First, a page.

When it comes to hollowing out the bowl of a spoon there are many options, but I was focused on whatever method would be easiest for an eight-year old. Everyone’s different, but I felt a razor-sharp carving gouge would be the easiest and safest approach. We clamped the spoon blank to a solid chair, as the workbench was a bit too high. I also made sure to keep the chair steady as my son carved, as the last thing he needed was to carve a moving spoon.
We took turns—dad first—removing small chips of wood to form the bowl. By the time we were done, Jonas had a fairly good idea how to hold the gouge, how much pressure to use and how to take a light shaving from the workpiece. I still watched him like a hawk, as sharp gouges can slice through skin very easily. We just cut from the outside rim inwards, towards the bottom of the bowl, and repositioned our bodies around the spoon when needed. As we approached the finished bowl, I stressed how important it was to take only light shavings. It worked well, and we ended up with a nicely shaped spoon bowl that would be fine-tuned later. A quick glance at the smile on his face proved we were both proud.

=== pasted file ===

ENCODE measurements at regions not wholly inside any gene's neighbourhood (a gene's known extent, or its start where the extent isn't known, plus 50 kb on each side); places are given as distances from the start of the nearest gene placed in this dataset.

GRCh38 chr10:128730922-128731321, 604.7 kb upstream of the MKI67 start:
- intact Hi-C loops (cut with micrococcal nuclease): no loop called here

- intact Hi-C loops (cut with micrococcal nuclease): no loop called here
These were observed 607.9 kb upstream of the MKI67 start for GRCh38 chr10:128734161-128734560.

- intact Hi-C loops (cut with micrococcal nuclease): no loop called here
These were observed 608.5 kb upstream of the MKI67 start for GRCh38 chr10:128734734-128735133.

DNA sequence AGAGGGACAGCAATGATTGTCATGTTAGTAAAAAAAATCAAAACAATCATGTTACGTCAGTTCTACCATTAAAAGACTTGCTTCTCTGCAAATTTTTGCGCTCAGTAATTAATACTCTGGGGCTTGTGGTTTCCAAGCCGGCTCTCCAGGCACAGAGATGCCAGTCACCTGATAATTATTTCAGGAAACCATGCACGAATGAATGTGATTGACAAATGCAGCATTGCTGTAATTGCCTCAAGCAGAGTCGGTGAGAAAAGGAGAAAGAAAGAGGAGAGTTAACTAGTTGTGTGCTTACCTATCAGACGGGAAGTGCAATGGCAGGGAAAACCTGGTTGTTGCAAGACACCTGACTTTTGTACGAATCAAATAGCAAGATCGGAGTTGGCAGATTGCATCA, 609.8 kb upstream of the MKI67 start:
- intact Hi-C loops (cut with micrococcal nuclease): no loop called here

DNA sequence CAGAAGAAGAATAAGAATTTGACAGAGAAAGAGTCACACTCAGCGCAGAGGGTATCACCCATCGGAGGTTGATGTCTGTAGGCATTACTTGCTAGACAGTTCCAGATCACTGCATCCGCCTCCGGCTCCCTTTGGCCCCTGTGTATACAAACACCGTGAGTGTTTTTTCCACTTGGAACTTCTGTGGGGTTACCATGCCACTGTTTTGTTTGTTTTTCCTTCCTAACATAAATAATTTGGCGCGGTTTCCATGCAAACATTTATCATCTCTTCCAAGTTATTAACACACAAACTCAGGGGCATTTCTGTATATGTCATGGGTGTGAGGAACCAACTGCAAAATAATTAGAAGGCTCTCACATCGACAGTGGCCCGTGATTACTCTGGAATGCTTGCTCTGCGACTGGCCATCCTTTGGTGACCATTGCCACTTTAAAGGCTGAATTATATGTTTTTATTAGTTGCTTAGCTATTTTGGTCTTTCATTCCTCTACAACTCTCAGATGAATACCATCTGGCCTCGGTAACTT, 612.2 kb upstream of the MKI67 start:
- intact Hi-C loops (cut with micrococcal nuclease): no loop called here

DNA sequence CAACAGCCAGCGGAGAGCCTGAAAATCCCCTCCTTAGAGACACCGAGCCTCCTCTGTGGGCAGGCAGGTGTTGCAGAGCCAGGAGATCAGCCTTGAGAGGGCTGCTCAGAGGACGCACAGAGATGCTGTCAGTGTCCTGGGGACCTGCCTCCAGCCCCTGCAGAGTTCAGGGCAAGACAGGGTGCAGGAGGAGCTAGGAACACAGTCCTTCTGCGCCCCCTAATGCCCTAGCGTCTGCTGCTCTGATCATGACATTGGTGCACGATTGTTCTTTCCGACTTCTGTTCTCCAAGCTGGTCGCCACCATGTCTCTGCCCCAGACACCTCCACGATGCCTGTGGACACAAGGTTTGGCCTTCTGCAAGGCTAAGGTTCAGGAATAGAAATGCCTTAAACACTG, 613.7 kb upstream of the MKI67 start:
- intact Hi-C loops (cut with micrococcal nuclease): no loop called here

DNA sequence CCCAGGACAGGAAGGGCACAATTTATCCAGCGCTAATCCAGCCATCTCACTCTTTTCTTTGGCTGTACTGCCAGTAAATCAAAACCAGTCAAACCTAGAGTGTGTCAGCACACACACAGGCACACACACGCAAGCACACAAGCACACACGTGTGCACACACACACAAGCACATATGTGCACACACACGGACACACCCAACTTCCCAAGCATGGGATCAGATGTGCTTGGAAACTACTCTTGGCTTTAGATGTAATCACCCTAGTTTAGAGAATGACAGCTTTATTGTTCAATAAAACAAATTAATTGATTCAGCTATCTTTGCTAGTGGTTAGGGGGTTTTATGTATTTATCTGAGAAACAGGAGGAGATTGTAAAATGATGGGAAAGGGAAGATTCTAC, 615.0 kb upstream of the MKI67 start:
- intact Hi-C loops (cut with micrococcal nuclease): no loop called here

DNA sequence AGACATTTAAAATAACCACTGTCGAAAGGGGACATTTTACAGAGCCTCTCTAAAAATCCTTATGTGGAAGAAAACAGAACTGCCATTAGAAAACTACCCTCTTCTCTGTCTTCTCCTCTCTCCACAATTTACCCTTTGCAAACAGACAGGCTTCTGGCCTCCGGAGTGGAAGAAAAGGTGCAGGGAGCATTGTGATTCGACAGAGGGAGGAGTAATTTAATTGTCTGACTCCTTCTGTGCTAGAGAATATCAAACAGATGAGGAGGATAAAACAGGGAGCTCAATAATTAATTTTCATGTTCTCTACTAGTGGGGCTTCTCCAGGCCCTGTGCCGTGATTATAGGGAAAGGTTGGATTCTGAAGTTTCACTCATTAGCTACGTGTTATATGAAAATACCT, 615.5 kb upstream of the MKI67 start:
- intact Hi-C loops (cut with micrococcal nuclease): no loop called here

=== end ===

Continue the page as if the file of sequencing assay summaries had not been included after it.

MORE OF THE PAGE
Reach for the knife
Jonas had already practiced grasping a knife and whittling a piece of scrap wood, so he was eager to put his skills to use on something practical. After a quick review of the elbow grip, he was off.
We focused on easing a lot of the right angles on the four corners of the handle. He was soon successfully cutting “downhill” and, with less success, cutting “uphill.” With a short lesson on why it’s better to cut downhill, he was starting to learn some real carving techniques. Soon, he was rotating the spoon and switching it end-for-end when needed in order to obey our “downhill” rule, and starting to naturally switch between grips, though a few times I had to stop him from doing something outside-the-box with the sharp knife.